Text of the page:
SWCD recognizes several for efforts at annual banquet Feb. 26

James Minton (left) and his brother, Gary Minton, hold the River Friendly Farmer of Indiana sign that they will post on their farm. They received the Huntington County Soil and Water Conservation District’s River Friendly Farmer Award at the SWCD’s annual banquet held Tuesday, Feb. 26, at First Merchants Bank Heritage Hall on the Huntington County Fairgrounds.
James Minton (left) and his brother, Gary Minton, hold the River Friendly Farmer of Indiana sign that they will post on their farm. They received the Huntington County Soil and Water Conservation District’s River Friendly Farmer Award at the SWCD’s annual banquet held Tuesday, Feb. 26, at First Merchants Bank Heritage Hall on the Huntington County Fairgrounds. Photo by Rebecca Sandlin.

The Huntington County Soil and Water Conservation District recognized several individuals who have taken advantage of programs to promote good management practices during its annual meeting and banquet held Tuesday, Feb. 26, at First Merchants Bank Heritage Hall on the Huntington County Fairgrounds.

Awards were presented for the SWCD’s River Friendly Farmer, Conservation Farmer and 4-H Soil and Water projects. Andy Ambriole, chairman of the SWCD board of supervisors, said the awards are one way to recognize the dedication of landowners and others who have a passion for conservation.

“They take it to heart very seriously, and we sometimes don’t give enough thanks to people, and that’s what we try to do, is look around the county and see what’s being done,” Ambriole said.

The River Friendly Farmer Award was presented to brothers Gary and James Minton by Board Vice Chairman Kyle Lund. They were recognized for managing their farm in an economically and sound way to help protect and improve soil and water resources. To qualify for the award, they satisfied nine criteria related to erosion control, nutrient and pest management, livestock and manure management and management of non-crop areas.

Lund said the Mintons implemented a wetlands restoration project and a bottomland tree planting on their farm.

“These practices will help restore the function and value of wetlands, remove nutrients and sediments, promote carbon sequestration and help control surface erosion,” he said. “By implementing these conservation practices on their farm, they have helped reduce non-point source pollution and improved water quality.”

The Minton brothers will also receive statewide recognition on Farmers Day during the 2019 Indiana State Fair. Additionally, they will receive a certificate and sign for their farm that designates their status as river-friendly farmers who enhance Hoosier rivers, lakes and streams.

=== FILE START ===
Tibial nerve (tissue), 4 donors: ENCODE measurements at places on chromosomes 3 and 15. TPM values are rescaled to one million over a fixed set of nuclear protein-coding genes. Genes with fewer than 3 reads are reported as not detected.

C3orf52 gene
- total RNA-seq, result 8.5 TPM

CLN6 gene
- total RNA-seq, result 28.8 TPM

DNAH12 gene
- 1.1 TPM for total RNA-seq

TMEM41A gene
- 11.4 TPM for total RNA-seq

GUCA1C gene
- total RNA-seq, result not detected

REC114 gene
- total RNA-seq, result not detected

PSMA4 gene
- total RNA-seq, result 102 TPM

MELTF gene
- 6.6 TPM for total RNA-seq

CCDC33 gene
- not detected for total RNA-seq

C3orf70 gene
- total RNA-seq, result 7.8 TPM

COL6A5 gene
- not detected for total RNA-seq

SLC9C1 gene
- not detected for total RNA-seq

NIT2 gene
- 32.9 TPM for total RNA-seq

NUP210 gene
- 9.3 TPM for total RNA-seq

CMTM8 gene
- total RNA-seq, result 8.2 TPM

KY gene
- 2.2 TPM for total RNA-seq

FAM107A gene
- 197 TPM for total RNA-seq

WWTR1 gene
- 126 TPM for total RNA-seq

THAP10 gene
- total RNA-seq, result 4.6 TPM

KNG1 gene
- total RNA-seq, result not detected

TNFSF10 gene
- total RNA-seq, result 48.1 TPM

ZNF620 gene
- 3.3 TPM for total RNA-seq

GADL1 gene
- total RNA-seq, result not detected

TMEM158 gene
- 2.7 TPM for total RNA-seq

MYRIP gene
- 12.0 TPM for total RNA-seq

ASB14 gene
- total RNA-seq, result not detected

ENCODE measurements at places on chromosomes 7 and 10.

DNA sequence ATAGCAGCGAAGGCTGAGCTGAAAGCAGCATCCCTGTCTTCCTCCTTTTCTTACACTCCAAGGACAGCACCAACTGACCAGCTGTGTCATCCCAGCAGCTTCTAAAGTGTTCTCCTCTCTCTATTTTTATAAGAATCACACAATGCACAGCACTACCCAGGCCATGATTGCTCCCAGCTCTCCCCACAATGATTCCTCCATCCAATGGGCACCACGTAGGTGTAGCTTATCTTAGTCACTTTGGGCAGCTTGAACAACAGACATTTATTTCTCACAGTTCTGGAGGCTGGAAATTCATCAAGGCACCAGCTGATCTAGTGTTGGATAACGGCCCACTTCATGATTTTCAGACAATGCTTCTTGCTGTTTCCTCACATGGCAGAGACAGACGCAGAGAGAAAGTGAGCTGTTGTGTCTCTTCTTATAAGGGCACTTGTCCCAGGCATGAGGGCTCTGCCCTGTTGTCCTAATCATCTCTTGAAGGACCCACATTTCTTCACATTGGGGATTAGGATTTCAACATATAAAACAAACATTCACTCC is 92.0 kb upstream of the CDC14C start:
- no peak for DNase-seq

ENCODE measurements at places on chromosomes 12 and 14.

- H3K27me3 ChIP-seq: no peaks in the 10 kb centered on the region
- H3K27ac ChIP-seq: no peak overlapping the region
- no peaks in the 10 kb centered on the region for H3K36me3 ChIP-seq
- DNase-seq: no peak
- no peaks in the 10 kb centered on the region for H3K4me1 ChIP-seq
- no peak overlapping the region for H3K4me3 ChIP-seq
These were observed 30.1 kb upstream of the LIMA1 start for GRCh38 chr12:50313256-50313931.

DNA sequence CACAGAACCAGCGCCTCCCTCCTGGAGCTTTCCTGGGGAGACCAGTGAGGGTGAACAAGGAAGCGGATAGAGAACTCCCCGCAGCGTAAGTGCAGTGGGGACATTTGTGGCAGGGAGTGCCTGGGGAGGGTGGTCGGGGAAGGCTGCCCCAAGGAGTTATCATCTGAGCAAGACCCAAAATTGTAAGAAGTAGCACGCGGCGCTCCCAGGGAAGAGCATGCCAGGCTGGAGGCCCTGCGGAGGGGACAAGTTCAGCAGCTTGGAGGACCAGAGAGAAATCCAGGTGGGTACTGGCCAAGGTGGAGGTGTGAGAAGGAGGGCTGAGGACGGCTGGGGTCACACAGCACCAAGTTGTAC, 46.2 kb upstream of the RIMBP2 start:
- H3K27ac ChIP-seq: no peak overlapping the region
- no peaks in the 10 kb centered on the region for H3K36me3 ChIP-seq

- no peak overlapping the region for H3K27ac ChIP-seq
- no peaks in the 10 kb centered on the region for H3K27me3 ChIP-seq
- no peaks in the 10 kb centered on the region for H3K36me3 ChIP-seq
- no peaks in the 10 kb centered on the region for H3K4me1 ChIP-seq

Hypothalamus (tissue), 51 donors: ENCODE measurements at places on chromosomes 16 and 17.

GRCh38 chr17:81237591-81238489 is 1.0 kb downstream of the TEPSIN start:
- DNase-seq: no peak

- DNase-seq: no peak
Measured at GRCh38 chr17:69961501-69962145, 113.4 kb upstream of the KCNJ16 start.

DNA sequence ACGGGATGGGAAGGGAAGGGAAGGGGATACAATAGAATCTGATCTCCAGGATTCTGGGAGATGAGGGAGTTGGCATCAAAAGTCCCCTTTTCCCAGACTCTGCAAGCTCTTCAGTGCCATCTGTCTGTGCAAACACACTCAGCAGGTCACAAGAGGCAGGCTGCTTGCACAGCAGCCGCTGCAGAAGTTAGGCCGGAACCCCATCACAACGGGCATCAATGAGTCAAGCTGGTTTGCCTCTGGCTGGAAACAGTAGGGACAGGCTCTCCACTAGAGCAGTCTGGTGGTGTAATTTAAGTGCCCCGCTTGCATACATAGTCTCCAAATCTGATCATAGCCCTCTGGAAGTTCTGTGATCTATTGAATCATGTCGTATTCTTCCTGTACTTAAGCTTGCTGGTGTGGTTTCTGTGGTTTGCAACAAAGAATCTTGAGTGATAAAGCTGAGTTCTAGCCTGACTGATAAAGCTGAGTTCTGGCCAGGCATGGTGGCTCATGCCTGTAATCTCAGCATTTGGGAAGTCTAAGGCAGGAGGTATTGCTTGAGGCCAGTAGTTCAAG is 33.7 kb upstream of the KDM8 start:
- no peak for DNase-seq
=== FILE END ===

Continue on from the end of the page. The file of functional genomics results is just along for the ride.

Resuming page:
The SWCD’s 2018 Conservation Farmer Award went to Hanson Young. Young farms around 300 acres, in which he raises soybeans and corn.
“He uses no-till and minimum-till practices on his farm for residue management and does soil testing for macro and micro adding Young has also installed grass waterways, filter strips and field borders.

“These conservation practices have helped reduce soil erosion, and improved soil health and protected the quality of our rivers and streams,” Lund said.

Six members of the Huntington County 4-H program were announced as recipients of SWCD 4-H Soil & Water awards.

Nathaniel Alwine, Chloe Couch, Caeden Crider, Taylor Martz, Jonathan McMillan and Matthew McMillen received backpacks from Board Member Kandace Villanueva in recognition of their projects in the area of soil and water conservation.

The speaker for the evening was Extension Wildlife Specialist Jarred Brooke of the Department of Forestry and Resources at Purdue University, who spoke about how he turned his passion about agriculture, hunting and wildlife into a full-time job, and how important private land is in the state and the impact private landowners have in the decisions they make.

Brooke received a degree in wildlife management from Purdue and pursued a master’s degree in Tennessee, and studied bobwhite quail in Paradise, KY. He returned to his alma mater in Indiana, where he took a position as an extension wildlife specialist.

“My passion is really helping landowners meet their wildlife management objectives,” he said. “I deal a lot with landowners who are interested in management of deer, turkey, quail and pheasant.”

Also taking place at the banquet was the swearing in of officers Kyle Lund and Adam Couch to the SWCD board of supervisors.

SWCD’s regular meetings are open to the public and are held the third Tuesday of each month at the district office, located at 2040 Riverfork Drive, Huntington. For more information call the office at 356-6816 ext. 3 or visit www.huntingtonswcd.org.